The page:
PETA Warns That High Temperatures Put Horses at Risk of Brain Damage, Heatstroke, and Fatal Cardiac Trauma
For Immediate Release:
August 7, 2020
David Perle 202-483-7382
Dallas – With temperatures expected to reach at least 97 degrees and the heat index forecast to be even higher on Sunday afternoon when races are scheduled to run, PETA sent an urgent letter this morning calling on Lone Star Park stewards to suspend all races on August 9—and every subsequent day with high temperatures.
“Horses are pushed to the limit every time they race, and the additional stress of skyrocketing temperatures can cause brain damage, collapse as a result of heatstroke, and fatal cardiac trauma,” says PETA Senior Vice President Kathy Guillermo. “PETA is calling on Lone Star Park officials to prevent tragedy by suspending racing tomorrow and whenever Texas faces extreme heat.”
PETA—whose motto reads, in part, that “animals are not ours to use for entertainment”—opposes speciesism, a human-supremacist worldview. For more information, please visit PETA.org.
PETA’s letter to the Lone Star Park stewards follows.
August 7, 2020
Re High Temperatures at Lone Star Park
I’m writing on behalf of People for the Ethical Treatment of Animals (PETA) and its more than 6.5 million members and supporters worldwide to urge you to protect horses by suspending racing at Lone Star Park during the current high temperatures.
Temperatures are expected to reach at least 97 degrees and the heat index is forecast to be even higher in Grand Prairie, Texas, on Sunday afternoon when races are scheduled to run. Horses are pushed to the limit every time they race, and the additional stress of skyrocketing temperatures can cause brain damage, collapse as a result of heatstroke, and fatal cardiac trauma. Extra caution should be taken if horses are racing on Lasix, a diuretic, which can cause dehydration and compounds the risks of racing in extreme heat. There are many examples of horses experiencing breakdowns or collapsing because of heat, including Merciless Cat, who experienced a catastrophic breakdown after his aorta burst when the temperature at the track was over 100 degrees—footage is available here (2:25).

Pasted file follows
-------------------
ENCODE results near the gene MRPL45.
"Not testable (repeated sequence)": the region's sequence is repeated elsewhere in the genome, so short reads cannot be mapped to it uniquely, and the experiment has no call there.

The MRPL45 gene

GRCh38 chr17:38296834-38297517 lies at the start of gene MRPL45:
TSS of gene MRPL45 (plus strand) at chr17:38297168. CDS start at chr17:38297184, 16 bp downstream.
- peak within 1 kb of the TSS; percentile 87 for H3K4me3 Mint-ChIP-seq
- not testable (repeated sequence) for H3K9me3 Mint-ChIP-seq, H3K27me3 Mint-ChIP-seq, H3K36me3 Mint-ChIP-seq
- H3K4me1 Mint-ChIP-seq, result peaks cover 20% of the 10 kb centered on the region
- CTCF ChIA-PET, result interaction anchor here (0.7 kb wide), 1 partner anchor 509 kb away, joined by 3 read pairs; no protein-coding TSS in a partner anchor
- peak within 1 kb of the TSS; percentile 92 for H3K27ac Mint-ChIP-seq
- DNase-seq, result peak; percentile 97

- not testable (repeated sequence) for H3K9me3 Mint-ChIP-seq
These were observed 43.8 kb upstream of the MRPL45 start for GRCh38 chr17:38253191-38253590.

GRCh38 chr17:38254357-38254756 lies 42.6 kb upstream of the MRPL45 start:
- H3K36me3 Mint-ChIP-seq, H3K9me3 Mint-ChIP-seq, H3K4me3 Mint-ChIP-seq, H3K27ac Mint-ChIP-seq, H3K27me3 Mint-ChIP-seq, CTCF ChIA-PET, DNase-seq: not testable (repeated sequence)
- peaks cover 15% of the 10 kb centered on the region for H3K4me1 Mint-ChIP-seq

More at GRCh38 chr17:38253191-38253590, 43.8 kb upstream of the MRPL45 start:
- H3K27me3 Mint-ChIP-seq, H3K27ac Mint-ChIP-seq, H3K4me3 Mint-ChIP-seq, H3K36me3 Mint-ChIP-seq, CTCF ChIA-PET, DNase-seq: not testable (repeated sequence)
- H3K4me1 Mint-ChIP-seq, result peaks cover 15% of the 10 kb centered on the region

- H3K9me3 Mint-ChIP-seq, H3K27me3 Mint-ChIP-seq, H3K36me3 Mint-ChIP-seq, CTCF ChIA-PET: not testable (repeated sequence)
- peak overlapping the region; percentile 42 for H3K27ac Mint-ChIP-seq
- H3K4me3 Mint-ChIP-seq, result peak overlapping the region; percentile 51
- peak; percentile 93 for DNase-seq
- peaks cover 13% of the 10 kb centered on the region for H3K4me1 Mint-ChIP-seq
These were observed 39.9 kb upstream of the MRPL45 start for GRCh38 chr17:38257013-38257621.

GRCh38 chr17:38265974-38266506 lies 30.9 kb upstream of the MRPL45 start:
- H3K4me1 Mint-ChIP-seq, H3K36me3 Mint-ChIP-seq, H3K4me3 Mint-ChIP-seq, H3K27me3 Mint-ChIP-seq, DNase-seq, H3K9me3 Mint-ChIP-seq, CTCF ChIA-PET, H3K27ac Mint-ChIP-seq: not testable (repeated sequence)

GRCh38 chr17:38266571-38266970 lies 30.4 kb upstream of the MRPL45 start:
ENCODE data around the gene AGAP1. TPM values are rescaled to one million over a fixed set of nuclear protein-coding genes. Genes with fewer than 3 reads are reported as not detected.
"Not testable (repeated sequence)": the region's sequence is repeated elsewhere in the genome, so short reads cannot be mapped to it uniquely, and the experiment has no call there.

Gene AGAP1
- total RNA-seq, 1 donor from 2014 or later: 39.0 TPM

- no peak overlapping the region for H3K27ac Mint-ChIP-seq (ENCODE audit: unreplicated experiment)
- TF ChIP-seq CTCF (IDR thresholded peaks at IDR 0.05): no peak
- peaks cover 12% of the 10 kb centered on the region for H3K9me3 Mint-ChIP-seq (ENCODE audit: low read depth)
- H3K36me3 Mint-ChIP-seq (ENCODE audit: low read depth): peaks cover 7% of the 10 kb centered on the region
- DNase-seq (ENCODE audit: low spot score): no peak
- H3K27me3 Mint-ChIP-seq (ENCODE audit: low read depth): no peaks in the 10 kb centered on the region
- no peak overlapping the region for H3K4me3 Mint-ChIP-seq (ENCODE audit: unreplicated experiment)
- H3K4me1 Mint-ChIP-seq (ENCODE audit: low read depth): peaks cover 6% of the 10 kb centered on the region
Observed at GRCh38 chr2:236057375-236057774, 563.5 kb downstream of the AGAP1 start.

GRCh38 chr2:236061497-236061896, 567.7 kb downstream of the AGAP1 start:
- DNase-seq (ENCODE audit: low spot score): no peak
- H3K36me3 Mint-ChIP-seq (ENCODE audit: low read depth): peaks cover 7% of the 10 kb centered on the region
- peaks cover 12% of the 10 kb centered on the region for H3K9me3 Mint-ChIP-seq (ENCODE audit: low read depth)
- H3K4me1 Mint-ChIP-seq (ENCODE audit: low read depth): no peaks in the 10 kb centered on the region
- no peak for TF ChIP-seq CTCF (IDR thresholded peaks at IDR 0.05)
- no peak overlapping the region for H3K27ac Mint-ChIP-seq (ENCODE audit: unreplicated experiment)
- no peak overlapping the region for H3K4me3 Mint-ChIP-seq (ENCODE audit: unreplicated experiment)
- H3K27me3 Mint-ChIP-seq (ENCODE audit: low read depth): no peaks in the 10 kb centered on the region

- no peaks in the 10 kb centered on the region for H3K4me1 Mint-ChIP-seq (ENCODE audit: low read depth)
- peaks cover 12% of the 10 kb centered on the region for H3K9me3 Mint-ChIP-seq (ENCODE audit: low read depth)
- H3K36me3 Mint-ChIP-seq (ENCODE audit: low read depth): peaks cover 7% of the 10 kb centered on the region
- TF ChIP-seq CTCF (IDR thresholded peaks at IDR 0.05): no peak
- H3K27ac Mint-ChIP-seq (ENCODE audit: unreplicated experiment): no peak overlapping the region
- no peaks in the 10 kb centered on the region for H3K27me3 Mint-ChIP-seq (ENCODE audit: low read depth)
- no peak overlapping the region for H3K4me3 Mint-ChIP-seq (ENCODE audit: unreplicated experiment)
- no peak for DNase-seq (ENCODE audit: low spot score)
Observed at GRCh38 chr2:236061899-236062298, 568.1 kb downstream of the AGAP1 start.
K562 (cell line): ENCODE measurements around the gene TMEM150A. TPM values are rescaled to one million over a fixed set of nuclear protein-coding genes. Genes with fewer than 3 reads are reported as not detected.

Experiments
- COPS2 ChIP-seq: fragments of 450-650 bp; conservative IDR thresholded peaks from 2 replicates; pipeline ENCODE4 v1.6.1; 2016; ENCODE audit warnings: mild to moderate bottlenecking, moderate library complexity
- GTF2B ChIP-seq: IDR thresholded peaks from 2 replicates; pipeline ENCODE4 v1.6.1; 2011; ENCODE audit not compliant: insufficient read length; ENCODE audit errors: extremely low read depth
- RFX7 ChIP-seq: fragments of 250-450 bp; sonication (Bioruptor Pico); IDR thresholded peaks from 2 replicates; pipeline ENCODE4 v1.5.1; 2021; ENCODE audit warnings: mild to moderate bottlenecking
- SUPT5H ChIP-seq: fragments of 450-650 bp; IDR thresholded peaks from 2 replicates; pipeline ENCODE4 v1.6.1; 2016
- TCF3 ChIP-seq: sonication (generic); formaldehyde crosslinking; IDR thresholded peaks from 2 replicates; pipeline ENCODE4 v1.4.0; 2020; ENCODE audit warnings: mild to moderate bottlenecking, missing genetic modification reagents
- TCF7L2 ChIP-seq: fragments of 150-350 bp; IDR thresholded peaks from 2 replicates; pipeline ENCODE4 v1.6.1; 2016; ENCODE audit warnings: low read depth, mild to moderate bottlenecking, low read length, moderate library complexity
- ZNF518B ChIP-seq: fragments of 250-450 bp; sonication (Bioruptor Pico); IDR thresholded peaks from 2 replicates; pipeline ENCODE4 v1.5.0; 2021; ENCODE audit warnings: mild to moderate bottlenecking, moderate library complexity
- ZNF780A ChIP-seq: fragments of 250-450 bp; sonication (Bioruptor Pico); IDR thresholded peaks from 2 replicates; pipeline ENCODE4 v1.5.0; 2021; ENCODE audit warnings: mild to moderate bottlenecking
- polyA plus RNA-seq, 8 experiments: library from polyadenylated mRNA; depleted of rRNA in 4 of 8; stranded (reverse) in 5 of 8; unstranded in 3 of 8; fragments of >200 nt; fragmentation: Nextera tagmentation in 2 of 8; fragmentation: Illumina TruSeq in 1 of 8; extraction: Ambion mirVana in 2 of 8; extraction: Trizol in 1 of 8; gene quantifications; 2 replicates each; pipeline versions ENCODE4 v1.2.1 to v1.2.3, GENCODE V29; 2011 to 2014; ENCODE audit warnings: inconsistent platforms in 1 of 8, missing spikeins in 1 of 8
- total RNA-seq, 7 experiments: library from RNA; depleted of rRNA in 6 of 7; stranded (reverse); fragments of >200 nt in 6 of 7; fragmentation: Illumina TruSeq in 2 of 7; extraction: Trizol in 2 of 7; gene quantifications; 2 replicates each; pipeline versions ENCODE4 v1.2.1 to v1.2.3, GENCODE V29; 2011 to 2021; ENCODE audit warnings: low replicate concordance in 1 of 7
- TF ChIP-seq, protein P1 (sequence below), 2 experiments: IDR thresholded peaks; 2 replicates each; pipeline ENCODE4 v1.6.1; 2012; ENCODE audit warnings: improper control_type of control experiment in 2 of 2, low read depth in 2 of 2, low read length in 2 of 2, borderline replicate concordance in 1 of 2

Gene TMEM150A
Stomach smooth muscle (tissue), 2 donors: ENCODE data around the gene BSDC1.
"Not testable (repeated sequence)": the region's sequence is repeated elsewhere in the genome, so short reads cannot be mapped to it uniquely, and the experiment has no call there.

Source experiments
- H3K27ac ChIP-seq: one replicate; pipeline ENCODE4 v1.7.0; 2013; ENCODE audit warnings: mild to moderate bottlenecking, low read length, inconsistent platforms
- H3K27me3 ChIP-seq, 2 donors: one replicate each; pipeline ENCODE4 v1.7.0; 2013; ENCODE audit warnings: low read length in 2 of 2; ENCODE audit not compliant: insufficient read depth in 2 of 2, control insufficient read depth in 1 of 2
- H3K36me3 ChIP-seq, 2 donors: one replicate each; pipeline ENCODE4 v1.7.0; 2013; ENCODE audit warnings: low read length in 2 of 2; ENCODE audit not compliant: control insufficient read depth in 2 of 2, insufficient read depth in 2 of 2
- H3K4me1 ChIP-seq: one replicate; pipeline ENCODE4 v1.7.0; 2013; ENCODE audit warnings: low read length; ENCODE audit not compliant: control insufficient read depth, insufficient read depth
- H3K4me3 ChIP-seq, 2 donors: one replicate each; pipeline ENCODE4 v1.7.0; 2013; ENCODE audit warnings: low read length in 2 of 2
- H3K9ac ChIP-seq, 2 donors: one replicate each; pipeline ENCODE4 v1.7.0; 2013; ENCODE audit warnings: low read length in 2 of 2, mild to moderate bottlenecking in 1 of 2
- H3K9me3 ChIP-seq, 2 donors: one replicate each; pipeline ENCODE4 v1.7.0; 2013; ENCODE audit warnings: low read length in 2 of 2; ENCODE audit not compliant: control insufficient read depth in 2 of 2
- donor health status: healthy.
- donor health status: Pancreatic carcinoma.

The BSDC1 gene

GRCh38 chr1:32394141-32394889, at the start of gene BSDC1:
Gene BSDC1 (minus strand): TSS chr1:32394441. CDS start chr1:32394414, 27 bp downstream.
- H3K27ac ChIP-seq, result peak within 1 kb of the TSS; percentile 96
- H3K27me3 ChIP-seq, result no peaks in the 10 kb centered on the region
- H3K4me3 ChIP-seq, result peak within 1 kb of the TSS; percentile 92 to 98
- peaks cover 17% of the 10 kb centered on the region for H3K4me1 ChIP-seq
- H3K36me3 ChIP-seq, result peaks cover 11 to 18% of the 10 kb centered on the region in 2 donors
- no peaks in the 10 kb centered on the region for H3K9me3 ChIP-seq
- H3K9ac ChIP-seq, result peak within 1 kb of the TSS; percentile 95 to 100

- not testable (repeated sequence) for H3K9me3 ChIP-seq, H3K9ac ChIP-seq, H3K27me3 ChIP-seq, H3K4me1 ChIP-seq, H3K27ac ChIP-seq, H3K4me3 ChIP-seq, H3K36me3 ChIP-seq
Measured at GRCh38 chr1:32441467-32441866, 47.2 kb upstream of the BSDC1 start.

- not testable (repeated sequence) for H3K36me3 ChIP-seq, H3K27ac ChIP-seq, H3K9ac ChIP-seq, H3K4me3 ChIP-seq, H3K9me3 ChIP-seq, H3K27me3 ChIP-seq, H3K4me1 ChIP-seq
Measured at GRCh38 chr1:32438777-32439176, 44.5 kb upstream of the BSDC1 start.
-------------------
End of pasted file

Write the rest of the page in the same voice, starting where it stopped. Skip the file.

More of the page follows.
To protect the health of horses and jockeys, tracks across the country have previously postponed races when high temperatures or heat indexes were expected, including last summer when Monmouth Park made the responsible decision to postpone the starting time of the Haskell Invitational. Many other tracks, including Saratoga, Woodbine, Belterra Park, Ellis Park, Laurel Park, and Parx Racing, have canceled races when dangerous temperatures were forecast.
An average of three horses die in racing every day, and extreme heat can easily add to this death toll. By suspending racing until temperatures cool, racetracks can help forestall further heat-related deaths. Please take immediate action to protect horses in Texas.
Thank you. I look forward to hearing from you.
Senior Vice President
Equine Matters Department